Some working-class families and their struggles over education: how can we know what is real?

Collier, R., 2001. Some working-class families and their struggles over education: how can we know what is real? PhD, Nottingham Trent University.

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My study is an account of two journeys, one ethnographic and the other epistemological. The first is set within the context of a history of educational disadvantage that has persisted in this country since the implementation of the 1944 Education Act. My first journey leads on from this and I explore the relationship between teachers from an infant, a junior and a comprehensive school with the children and parents from 25 families living in a particular working-class community for whom the schools provide education. The teachers consider that these families do not benefit from education and wish to change this. The research question asks: what are the practical problems facing schools in their communities as understood by the families and teachers concerned. I engage in a series of discourses and dialogues with the teachers, families and some school governors In order to draw up a map of my own of this terrain. These reveal that they, too, have their own maps. Additionally, I consult the comprehensive school's GCSE examination results and disciplinary records, I conclude that not only the children from these 25 families but the pupils from this whole community are failing to access effective education. I argue that this community is experiencing the effects of cultural disintegration and that the pupils' failure to access effective education stems from cultural misunderstanding and disaffection between schools and community. I make recommendations for changes to the schools aimed at countering this, based on evidence I have accumulated. I conclude by proposing that the results of my study have major implications concerning present central government policy and for the selection and training of teachers.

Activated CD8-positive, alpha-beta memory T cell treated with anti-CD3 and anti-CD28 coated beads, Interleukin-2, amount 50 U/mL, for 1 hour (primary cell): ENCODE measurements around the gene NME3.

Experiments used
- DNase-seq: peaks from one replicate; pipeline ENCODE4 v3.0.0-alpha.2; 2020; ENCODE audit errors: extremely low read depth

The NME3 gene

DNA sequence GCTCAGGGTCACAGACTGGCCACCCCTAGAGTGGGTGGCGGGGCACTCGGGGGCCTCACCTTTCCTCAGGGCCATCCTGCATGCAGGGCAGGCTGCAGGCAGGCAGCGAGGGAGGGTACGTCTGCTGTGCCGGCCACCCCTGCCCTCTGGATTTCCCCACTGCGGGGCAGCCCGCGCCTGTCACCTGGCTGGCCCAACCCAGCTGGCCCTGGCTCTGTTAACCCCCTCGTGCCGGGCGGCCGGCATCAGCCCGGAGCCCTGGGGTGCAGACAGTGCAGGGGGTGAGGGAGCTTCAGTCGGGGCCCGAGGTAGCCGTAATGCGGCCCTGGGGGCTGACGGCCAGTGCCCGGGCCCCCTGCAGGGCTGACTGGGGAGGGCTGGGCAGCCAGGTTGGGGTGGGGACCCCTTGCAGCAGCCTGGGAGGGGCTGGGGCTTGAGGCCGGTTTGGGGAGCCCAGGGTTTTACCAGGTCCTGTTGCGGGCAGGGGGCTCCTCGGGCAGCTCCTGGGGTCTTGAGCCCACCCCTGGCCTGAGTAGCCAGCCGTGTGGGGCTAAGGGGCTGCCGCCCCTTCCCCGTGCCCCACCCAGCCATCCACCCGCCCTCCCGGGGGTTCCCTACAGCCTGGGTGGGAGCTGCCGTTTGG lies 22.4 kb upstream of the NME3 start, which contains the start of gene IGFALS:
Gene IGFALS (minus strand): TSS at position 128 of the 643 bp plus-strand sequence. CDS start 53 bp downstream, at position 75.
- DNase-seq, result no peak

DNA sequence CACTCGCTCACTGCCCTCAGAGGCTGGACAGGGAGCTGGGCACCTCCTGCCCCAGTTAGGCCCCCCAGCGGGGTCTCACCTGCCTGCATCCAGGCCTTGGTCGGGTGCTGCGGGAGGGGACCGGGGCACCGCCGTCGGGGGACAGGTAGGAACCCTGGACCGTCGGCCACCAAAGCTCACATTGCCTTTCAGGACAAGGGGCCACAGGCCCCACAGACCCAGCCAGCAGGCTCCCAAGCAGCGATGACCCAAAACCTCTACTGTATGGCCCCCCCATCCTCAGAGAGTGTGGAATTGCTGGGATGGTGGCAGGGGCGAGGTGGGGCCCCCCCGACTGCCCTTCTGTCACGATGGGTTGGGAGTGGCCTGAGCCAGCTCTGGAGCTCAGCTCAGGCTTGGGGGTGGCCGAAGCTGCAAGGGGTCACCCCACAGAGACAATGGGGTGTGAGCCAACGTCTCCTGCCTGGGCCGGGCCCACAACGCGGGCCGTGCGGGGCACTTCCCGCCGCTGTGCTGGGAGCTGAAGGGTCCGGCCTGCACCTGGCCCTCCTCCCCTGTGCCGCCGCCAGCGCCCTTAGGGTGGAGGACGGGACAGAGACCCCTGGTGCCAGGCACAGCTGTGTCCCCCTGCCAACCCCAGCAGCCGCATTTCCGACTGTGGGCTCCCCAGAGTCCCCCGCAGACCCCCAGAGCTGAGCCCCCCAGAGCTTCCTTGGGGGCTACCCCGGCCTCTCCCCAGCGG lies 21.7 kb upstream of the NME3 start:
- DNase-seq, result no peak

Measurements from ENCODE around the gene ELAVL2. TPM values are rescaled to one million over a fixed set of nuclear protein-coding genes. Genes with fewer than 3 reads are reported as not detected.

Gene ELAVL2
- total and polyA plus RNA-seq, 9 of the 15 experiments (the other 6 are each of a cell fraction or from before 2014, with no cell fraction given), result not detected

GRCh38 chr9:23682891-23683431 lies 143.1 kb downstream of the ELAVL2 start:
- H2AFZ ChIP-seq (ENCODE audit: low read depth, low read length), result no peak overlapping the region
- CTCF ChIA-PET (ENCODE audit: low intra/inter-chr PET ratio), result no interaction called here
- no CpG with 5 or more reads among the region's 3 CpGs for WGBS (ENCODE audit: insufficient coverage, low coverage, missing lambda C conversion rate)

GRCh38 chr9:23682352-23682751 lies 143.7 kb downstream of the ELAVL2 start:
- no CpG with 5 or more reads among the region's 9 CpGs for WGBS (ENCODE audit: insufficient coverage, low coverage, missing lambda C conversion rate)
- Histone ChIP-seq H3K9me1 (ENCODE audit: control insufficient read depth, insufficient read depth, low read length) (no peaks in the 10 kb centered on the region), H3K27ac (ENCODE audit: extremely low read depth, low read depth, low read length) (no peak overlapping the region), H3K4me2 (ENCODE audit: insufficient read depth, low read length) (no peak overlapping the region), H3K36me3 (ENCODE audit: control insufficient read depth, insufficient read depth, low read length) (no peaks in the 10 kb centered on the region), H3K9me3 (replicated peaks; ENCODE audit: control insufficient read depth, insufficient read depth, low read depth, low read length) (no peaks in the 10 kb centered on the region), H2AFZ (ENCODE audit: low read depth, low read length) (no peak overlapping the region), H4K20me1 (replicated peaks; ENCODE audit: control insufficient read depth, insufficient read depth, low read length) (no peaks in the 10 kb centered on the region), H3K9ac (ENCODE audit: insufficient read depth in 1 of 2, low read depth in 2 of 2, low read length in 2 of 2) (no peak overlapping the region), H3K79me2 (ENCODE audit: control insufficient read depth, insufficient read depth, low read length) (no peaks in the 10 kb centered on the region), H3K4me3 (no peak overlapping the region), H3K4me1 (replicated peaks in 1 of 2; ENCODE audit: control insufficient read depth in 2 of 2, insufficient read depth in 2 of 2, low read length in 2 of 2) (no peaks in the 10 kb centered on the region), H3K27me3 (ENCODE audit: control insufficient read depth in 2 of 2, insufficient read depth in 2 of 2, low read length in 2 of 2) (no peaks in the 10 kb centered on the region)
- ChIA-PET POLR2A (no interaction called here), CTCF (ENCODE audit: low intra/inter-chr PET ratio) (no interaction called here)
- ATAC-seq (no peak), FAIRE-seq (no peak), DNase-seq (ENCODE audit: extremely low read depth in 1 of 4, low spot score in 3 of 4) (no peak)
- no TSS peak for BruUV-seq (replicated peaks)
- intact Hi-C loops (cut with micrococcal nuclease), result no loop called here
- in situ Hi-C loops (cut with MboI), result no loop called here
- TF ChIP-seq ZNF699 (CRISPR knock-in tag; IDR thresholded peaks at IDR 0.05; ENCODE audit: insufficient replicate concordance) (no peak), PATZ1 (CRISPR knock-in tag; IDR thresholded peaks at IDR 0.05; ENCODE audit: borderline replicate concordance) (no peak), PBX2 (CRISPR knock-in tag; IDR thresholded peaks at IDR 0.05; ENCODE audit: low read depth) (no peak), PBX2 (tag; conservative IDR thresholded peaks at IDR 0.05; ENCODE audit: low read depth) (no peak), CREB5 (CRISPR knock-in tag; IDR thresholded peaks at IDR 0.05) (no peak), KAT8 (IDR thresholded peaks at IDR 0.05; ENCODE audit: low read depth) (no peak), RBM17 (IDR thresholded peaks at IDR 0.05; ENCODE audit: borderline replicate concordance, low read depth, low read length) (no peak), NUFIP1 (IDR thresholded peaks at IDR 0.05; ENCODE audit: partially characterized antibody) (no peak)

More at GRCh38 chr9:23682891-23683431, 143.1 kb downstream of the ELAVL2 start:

I begin to have doubts concerning the fit between the theoretical underpinning for this study and the emerging data. Subsequently, I experience a crisis in my professional/personal life that makes me question my capacity to observe and interpret effectively. A further encounter with the philosopher, David Hume, calls into question the possibility of knowing about the world around us. This motivates me to embark upon my second, epistemological, journey in an attempt to develop a more applicable theoretical template for my map and for those of others I encounter on my ethnographic journey. The question addressed on this journey asks: is it possible to know about what is real within such a context of overlapping, differing and conflicting perspectives that also include my own.

In Part Two I explore the nature of socially constructed reality, emerging from those sceptical arguments that question our capacity to know and to understand. The developing theory is continually focused back upon the data from my ethnographic inquiry in Part One. The theory also reflects back on to itself and continually challenges its own premise. I make use of the epithet 'we', in Part Two, as a means of situating the theoretical development into a more public arena. This reminds the reader to check continuously regarding common ground between us. The theory affirms that what is real for us is formed at the unpredictable interface between our beliefs, our knowledge/thoughts about our constructions of our worlds and our experiences. It confirms the collective nature of our constructions and the centrality of culture that enables us to become identified with and participate in our social milieu as a means of involving us in the process of constructing ourselves within our worlds.

Finally, this theoretical development forms the template for the map of my ethnographic journey, with all the latter's former doubts and reservations. It also, potentially, forms the template for the maps of other educational journeys and for the maps of other individuals encountered by researchers. The implications for social justice in the process of educational provision are identified and my original recommendations concerning the need for radical change in the cultural basis through which it is mediated are confirmed. I conclude by confirming the premise taken up by Hume concerning induction and affirm my conclusions by forming a bridge between the sensitive and cognitive aspects of his philosophical approach.

Item Type: Thesis
Creators: Collier, R.
Date: 2001
ISBN: 9781369316773
Divisions: Professional Services > Libraries and Learning Resources
Record created by: Linda Sullivan
Date Added: 30 Sep 2020 13:28
Last Modified: 13 Sep 2023 13:29

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